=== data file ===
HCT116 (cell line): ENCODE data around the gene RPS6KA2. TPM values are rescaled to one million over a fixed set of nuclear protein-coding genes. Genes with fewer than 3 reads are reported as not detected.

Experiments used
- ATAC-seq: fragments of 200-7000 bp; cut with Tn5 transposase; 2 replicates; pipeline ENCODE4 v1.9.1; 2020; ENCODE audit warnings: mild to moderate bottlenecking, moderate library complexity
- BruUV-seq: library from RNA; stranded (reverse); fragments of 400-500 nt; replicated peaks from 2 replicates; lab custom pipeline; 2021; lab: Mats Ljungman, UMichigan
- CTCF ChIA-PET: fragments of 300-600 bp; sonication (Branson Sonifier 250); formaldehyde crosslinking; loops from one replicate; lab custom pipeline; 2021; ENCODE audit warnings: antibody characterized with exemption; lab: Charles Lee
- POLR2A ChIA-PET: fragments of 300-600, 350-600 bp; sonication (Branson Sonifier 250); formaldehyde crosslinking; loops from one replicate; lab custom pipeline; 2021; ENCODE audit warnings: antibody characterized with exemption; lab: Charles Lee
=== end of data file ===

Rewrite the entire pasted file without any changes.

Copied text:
HCT116 (cell line): ENCODE data around the gene RPS6KA2. TPM values are rescaled to one million over a fixed set of nuclear protein-coding genes. Genes with fewer than 3 reads are reported as not detected.

Experiments used
- ATAC-seq: fragments of 200-7000 bp; cut with Tn5 transposase; 2 replicates; pipeline ENCODE4 v1.9.1; 2020; ENCODE audit warnings: mild to moderate bottlenecking, moderate library complexity
- BruUV-seq: library from RNA; stranded (reverse); fragments of 400-500 nt; replicated peaks from 2 replicates; lab custom pipeline; 2021; lab: Mats Ljungman, UMichigan
- CTCF ChIA-PET: fragments of 300-600 bp; sonication (Branson Sonifier 250); formaldehyde crosslinking; loops from one replicate; lab custom pipeline; 2021; ENCODE audit warnings: antibody characterized with exemption; lab: Charles Lee
- POLR2A ChIA-PET: fragments of 300-600, 350-600 bp; sonication (Branson Sonifier 250); formaldehyde crosslinking; loops from one replicate; lab custom pipeline; 2021; ENCODE audit warnings: antibody characterized with exemption; lab: Charles Lee